Throughout the text Medawar advocates self-reflection, or reflexivity, in science. Unfortunately, most scientists remain as unconcerned with such things today as they were 50 years ago – that’s the domain of philosophers of science – despite the potential implications. What would be the benefit of engaging with science methodology in the way Medawar did? He says: “Most scientists receive no tuition in scientific method, but those who have been instructed perform no better as scientists than those who have not.” (p. 8). Could we change that state of affairs? Could we teach ourselves to be better scientists if only we could describe what we are doing?
In the past year I have done a lot of reading about systems theory, with a bit of complexity science and cybernetics thrown in there. A key part of General Systems Theory, as originally defined by Ludwig von Bertalanffy, is the idea that there are patterns and general rules that can be found and applied in systems across all disciplines. In that sense, it is a transdisciplinary theory. Cybernetics, as defined by Norbert Wiener, is the study of communication and control, now referred to as the study of regulatory systems. It is also transdisciplinary, and closely related to systems thinking in intellectual lineage. Given that background context, I was very excited to read the following passage (pp. 54-55):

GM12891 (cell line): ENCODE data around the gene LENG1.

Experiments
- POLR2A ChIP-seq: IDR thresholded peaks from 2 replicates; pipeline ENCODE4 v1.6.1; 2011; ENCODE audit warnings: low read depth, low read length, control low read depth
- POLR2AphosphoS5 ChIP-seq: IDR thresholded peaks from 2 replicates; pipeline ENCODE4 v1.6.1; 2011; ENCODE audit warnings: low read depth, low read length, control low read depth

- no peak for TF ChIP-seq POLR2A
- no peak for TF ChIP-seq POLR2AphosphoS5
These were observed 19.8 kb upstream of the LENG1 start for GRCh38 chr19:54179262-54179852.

“There is nothing distinctively scientific about the hypothetico-deductive process. It is not even distinctively intellectual. It is merely a scientific context for a much more general stratagem that underlies almost all regulative processes or processes of continuous control, namely feedback, the control of performance by the consequences of the act performed. … scientific behavior can be classified as appropriately under cybernetics as under logic.”
This observation, combined with his repeated suggestion of reflexivity, shows that Medawar was thinking in terms of second-order science. This is a lovely example of synchronicity, or the same idea occurring separately in many places at once, because a group of cyberneticians described second-order cybernetics shortly after.
The more I think about what Medawar wrote, the more I link it to the rest of my research. I will certainly be referring to Induction and Intuition in Scientific Thought in future posts, and I highly recommend it if you have any interest in the way scientists think.
*All page number citations refer to:
Medawar, P. B. 1969. Induction and Intuition in Scientific Thought. Vol. 75. Memoirs of the American Philosophical Society. Trowbridge & London: Redwood Press Limited.